Working Together to Inspire Children and Youth Toward... Physical Literacy

Parents

For the first time in history children are expected to live shorter, less healthy lives than you, their parents.  Growing Young Movers provides valuable resources to support families in ensuring our children live a healthy, productive life.  Learn what Physical Literacy is, as well as what you can do to increase the Physical Literacy level of your child.

Educators & Coaches

A Physically Literate person is confident & able to move competently in a variety of settings.  Through the development of fundamental movement skills, a young mover is self-motivated to actively engage in physical activity.   Educators & coaches play a vital role in supporting this development.  Resources within the site connect to Saskatchewan curriculum and/or the Canadian Sport for Life movement.

Community Leaders

The community plays a vital role in supporting the development of Physical Literacy. Not only can the community assist in the development of fundamental skills for children and youth, the community offers a prime environment for children and youth to participate and express their Physical Literacy. Community leaders can learn ways to contribute to the development of Physical Literacy and provide opportunities for our children and youth.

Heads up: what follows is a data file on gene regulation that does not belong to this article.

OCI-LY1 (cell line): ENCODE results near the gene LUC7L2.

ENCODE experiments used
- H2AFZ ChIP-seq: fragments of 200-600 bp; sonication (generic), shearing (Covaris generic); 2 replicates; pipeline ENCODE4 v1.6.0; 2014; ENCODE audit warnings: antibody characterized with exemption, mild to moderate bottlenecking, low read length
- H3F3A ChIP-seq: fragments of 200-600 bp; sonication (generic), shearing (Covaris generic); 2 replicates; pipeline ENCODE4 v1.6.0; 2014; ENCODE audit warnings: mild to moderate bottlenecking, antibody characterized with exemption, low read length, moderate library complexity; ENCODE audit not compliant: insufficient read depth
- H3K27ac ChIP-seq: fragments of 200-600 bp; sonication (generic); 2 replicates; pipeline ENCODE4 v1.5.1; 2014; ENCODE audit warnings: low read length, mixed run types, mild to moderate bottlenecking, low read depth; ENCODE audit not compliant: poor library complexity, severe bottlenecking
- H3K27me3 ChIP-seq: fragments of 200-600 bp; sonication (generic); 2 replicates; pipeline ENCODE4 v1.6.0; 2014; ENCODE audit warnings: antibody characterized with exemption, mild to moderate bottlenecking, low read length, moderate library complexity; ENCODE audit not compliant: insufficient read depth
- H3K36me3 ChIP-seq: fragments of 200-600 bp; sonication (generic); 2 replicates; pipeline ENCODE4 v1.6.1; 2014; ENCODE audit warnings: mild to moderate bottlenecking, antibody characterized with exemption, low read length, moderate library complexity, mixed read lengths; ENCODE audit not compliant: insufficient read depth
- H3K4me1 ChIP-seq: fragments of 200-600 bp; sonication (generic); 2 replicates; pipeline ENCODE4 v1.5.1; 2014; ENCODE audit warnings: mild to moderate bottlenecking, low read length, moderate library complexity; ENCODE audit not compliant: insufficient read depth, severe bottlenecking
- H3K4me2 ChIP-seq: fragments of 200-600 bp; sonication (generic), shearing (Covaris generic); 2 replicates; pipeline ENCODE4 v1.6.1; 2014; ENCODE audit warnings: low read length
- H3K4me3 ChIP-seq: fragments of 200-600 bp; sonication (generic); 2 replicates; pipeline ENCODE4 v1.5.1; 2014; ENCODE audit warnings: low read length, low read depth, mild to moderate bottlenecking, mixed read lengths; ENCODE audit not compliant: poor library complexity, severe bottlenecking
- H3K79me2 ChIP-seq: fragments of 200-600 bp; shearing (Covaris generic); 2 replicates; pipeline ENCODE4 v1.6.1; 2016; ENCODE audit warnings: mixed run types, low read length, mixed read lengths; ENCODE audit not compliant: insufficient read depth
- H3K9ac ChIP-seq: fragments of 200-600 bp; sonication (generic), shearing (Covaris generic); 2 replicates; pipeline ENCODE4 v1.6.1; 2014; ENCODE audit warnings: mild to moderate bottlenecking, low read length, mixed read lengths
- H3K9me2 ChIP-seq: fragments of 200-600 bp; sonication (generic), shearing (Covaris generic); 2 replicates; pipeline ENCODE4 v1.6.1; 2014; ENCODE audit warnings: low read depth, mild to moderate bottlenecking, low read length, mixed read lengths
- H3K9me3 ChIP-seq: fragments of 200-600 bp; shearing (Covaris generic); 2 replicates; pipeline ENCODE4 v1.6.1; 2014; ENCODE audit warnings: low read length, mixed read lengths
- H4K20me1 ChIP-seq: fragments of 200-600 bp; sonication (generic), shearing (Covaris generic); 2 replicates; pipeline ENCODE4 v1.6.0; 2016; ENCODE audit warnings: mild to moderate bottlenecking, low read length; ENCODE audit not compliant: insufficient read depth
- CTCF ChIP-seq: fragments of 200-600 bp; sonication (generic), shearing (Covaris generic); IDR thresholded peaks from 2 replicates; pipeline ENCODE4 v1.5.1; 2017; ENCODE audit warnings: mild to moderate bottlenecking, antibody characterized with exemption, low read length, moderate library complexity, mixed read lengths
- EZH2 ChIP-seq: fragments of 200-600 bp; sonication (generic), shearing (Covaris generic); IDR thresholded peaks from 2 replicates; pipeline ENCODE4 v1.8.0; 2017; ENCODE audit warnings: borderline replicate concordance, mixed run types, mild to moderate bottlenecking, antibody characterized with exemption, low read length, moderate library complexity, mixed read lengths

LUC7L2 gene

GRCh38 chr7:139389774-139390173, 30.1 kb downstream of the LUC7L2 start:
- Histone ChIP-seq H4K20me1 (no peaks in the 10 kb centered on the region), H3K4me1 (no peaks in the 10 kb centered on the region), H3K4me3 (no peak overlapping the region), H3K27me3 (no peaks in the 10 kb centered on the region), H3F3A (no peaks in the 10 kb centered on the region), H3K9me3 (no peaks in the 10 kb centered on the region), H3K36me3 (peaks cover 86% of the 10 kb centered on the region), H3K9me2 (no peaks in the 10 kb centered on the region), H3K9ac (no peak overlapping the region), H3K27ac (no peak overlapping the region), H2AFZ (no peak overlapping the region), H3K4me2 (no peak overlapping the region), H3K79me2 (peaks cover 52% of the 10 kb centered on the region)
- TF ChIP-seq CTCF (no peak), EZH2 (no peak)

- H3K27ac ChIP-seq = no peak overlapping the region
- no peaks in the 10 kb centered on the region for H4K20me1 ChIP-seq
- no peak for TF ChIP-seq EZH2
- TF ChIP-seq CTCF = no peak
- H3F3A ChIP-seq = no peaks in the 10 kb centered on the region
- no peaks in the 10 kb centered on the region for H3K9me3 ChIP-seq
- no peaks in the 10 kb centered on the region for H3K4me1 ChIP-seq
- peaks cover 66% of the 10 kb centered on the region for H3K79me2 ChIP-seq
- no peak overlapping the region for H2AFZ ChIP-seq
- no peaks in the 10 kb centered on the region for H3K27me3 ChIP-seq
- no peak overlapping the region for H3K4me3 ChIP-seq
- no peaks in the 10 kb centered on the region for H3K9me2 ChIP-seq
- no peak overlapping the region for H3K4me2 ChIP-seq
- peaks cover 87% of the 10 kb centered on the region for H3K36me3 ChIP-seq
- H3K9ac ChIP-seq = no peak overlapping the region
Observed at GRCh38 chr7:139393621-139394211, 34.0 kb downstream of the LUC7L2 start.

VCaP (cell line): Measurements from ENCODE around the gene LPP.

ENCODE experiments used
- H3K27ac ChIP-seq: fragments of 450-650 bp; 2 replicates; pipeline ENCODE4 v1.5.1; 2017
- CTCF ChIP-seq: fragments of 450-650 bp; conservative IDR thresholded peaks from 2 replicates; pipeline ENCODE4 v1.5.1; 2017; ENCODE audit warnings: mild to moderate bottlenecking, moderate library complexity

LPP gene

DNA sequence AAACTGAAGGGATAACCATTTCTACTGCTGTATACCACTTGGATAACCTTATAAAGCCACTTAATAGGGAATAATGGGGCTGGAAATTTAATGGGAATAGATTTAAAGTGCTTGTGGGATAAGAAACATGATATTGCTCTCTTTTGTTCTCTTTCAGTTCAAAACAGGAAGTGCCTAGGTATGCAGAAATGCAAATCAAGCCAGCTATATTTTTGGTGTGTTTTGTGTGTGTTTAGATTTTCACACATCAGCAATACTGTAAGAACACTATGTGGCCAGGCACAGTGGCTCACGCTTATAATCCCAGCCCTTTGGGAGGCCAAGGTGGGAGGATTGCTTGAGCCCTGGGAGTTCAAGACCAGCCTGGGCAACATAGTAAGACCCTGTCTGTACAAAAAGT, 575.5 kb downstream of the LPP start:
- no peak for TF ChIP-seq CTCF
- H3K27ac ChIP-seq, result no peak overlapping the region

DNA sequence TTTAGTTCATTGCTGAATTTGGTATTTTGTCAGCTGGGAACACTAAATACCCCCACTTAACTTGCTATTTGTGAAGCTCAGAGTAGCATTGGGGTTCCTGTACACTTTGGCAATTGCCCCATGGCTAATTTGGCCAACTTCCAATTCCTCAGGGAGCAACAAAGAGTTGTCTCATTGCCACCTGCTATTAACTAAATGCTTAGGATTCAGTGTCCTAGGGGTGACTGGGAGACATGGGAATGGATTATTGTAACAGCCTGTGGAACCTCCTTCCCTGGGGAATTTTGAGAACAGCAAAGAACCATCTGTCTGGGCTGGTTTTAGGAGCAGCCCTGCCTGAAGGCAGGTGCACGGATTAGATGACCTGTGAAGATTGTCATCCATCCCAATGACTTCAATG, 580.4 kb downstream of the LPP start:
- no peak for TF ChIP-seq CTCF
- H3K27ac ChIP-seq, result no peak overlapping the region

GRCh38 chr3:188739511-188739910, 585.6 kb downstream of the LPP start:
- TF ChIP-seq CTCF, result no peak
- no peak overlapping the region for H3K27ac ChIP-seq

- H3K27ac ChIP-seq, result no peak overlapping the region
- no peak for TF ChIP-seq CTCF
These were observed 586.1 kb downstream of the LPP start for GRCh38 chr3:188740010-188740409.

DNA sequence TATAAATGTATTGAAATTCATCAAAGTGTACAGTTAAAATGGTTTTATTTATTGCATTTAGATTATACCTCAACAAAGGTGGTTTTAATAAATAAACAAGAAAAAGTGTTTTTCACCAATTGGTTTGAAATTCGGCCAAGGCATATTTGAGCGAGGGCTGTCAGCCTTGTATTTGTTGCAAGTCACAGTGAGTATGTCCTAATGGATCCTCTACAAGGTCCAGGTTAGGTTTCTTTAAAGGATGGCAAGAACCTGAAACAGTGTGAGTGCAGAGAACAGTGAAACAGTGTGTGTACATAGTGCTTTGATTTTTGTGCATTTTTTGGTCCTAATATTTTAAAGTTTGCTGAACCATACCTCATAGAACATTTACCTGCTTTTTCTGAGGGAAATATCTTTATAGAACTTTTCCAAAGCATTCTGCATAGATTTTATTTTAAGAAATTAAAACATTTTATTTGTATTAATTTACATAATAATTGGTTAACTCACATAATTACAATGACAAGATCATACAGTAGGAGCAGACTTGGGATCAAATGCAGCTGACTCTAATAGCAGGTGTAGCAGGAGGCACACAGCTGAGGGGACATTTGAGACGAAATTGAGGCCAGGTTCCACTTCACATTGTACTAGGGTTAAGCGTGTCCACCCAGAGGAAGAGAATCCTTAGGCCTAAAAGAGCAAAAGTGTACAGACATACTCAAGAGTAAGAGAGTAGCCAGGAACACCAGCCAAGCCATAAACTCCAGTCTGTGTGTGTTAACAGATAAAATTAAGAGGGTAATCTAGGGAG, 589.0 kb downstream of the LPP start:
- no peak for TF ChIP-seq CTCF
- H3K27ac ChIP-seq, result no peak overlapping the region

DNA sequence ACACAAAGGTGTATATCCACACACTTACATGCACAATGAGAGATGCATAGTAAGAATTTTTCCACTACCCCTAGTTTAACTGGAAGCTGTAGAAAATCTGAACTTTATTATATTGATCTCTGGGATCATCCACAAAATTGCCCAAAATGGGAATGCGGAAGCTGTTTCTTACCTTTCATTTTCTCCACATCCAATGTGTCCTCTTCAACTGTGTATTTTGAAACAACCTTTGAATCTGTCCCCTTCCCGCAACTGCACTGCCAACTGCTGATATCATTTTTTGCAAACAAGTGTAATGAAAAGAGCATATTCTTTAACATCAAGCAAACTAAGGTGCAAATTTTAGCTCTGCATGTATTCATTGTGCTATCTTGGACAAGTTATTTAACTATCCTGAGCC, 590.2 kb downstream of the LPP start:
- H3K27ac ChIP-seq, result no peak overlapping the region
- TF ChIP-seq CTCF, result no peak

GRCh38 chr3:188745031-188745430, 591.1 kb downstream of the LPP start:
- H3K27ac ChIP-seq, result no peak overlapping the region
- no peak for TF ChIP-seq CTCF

Latest from Our Blog


Feb
3

The following video is a collection of physical activities that parents/caregivers can engage in with preschool age children (3 to 5 years old).  These activities help to enhance gross motor skills and fundamental movement skills essential to enhancing the physical literacy levels of children and youth.  Many of these activities can be done with minimal, inexpensive, household items.  A number of the activies were taken from the HOP Family Resource.  

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Jan
18

I have had the opportunity to work alongside many teachers who find themselves early in their careers.  This opportunity for me is always educative, allowing me to continue to consider experiences we as teachers had as children in school.  I have come to understand, we (teachers) often return to what we know about school and what we experienced as students.  When it comes to planning with teachers around elementary physical education, I am often asked for a list of new games to play.  Last...

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